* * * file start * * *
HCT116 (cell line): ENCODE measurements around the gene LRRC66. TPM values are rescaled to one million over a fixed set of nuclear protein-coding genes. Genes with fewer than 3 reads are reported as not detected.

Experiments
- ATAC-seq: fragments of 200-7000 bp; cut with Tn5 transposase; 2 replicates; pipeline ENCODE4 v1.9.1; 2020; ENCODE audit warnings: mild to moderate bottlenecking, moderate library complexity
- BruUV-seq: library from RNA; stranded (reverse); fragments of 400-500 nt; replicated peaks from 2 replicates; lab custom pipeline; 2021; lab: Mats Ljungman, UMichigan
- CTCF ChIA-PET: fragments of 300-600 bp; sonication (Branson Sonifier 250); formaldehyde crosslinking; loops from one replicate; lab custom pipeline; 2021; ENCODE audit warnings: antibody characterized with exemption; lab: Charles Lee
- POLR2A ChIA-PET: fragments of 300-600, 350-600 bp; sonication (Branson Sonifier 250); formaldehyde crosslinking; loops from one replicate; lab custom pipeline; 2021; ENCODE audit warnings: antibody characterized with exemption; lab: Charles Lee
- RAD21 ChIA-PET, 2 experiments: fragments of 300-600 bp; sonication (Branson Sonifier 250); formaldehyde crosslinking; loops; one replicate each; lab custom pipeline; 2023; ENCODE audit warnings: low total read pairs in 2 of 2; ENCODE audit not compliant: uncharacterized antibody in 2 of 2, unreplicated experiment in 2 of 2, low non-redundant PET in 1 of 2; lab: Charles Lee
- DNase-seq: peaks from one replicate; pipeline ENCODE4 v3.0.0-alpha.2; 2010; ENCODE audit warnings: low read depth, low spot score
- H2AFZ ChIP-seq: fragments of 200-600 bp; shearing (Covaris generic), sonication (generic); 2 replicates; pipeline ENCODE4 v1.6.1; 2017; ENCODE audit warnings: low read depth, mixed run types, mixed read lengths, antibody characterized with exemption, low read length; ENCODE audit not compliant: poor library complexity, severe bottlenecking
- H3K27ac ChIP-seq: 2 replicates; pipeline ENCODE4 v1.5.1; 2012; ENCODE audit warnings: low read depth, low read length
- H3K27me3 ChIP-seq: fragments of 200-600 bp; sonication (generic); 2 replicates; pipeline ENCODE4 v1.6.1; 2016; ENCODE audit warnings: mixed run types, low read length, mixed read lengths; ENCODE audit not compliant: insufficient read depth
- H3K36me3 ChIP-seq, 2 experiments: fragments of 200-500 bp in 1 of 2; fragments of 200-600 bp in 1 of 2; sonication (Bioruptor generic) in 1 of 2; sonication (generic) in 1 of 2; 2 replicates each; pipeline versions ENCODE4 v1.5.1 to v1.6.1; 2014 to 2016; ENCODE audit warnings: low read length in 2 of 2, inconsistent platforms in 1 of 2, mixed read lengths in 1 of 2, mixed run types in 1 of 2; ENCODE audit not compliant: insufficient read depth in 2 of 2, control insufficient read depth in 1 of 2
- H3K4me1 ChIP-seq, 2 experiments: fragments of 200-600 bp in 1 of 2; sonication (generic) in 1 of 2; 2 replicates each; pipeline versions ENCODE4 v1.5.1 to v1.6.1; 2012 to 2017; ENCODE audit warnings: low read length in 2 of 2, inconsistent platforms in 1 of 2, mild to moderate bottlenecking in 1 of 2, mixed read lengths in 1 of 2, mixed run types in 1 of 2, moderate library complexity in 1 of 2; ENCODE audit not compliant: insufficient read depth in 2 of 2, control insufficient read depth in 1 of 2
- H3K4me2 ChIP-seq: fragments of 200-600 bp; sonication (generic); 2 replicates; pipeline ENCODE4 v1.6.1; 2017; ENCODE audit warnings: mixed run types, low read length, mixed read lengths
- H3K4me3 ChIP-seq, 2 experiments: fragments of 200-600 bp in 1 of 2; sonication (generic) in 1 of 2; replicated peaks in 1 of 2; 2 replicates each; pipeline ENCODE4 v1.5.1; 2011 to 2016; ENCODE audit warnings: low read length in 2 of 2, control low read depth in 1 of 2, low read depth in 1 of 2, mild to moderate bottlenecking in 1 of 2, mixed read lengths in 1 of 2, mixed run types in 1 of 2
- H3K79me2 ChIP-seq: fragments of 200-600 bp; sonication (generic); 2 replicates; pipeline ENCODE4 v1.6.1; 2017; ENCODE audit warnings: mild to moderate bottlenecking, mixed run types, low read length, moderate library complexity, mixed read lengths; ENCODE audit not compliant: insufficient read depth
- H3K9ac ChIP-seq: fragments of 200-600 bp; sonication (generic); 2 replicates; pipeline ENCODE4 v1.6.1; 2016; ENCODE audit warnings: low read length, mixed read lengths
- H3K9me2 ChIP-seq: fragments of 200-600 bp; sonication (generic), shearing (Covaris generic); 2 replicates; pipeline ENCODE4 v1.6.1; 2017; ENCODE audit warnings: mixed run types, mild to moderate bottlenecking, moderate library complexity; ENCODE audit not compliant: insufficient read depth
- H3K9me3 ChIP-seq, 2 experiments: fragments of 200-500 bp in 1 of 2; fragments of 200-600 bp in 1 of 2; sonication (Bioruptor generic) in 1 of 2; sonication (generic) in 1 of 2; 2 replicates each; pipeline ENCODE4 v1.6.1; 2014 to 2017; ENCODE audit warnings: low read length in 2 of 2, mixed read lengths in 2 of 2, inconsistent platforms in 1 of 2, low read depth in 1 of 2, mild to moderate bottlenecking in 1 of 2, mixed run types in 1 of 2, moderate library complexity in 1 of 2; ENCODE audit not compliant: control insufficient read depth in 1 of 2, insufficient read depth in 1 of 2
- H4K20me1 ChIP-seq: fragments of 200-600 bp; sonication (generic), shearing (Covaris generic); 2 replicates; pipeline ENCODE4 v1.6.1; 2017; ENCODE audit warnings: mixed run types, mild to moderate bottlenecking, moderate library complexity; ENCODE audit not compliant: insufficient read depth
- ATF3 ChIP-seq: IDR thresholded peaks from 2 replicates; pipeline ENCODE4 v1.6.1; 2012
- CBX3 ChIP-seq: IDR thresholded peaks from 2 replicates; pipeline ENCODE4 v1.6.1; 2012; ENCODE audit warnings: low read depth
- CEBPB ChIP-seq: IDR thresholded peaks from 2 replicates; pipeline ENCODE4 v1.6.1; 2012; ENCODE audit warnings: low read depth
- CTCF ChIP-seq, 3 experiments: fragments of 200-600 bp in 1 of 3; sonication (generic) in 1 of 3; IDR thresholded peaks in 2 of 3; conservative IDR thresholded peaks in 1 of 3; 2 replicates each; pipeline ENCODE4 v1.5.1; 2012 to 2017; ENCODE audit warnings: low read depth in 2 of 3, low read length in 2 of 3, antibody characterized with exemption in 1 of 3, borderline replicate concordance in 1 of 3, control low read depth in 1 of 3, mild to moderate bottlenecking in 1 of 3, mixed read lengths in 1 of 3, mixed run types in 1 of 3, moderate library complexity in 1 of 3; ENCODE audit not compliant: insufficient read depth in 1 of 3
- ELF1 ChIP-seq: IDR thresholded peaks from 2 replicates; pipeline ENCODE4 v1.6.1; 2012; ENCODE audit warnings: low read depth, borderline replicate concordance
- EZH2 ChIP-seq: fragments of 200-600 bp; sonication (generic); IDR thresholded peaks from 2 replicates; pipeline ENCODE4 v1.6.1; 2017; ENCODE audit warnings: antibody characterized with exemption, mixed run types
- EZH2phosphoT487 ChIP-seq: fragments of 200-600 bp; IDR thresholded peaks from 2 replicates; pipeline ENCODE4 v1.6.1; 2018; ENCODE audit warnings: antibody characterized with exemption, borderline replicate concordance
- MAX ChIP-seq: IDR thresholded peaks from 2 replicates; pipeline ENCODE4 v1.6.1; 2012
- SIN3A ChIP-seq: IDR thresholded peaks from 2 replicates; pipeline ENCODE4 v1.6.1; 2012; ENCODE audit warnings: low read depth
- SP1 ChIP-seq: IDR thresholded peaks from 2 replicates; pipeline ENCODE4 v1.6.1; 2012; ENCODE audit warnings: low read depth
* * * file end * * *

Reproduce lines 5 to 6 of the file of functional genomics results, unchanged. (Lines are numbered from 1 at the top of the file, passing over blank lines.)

- CTCF ChIA-PET: fragments of 300-600 bp; sonication (Branson Sonifier 250); formaldehyde crosslinking; loops from one replicate; lab custom pipeline; 2021; ENCODE audit warnings: antibody characterized with exemption; lab: Charles Lee
- POLR2A ChIA-PET: fragments of 300-600, 350-600 bp; sonication (Branson Sonifier 250); formaldehyde crosslinking; loops from one replicate; lab custom pipeline; 2021; ENCODE audit warnings: antibody characterized with exemption; lab: Charles Lee